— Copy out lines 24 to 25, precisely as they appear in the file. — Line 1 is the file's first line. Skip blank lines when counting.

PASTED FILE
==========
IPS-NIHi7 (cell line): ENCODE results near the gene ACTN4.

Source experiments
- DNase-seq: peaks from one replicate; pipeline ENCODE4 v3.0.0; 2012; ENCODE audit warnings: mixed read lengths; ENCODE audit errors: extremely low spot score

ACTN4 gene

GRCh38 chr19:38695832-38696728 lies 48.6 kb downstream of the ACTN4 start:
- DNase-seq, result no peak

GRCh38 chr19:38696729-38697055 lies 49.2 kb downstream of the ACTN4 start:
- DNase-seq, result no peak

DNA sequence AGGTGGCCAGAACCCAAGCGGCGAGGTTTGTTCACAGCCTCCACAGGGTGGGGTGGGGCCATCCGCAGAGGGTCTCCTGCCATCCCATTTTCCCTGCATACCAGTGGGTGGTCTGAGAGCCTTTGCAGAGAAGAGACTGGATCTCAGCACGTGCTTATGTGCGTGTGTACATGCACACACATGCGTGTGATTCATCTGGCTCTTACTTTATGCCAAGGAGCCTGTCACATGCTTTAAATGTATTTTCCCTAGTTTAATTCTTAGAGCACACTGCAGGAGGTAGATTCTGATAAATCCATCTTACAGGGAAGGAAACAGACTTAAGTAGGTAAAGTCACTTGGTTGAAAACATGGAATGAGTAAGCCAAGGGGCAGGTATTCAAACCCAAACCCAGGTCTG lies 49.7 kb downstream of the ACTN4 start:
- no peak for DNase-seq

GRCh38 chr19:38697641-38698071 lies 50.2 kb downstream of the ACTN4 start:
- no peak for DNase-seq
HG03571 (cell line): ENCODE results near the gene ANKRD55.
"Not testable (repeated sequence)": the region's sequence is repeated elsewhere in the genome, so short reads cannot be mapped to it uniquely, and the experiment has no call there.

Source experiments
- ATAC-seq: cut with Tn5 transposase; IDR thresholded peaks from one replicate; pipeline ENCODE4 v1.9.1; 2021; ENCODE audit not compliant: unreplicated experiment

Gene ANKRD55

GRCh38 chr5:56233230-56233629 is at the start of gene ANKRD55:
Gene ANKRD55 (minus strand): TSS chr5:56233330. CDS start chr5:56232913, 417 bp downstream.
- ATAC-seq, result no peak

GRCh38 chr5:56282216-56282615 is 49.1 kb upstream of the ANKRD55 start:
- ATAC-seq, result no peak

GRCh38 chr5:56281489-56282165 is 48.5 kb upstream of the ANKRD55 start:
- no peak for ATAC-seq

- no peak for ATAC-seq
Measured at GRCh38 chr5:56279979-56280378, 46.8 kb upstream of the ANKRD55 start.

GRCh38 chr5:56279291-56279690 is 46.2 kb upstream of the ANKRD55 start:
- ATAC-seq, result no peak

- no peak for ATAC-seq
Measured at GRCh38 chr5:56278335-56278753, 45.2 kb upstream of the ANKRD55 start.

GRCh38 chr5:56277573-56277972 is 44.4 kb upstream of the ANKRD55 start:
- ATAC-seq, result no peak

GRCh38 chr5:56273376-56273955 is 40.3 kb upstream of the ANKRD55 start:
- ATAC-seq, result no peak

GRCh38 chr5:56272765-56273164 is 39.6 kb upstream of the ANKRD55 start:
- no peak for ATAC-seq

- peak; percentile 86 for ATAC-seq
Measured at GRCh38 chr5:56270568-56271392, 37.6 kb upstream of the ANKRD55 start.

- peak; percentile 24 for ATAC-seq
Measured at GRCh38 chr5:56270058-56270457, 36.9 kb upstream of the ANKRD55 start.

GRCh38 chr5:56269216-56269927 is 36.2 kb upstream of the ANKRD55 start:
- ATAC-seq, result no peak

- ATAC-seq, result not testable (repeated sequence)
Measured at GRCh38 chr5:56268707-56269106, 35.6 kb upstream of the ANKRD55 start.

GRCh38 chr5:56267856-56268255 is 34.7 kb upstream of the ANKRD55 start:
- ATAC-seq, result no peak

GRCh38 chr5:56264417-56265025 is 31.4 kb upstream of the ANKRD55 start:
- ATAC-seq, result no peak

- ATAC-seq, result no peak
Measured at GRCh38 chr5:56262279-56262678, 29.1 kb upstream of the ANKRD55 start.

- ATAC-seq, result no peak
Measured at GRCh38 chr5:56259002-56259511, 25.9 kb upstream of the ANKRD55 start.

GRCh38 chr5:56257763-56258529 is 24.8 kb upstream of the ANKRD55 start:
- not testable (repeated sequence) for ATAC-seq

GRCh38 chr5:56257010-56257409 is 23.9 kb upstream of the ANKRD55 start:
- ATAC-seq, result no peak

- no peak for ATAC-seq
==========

- no peak for ATAC-seq

- no peak for ATAC-seq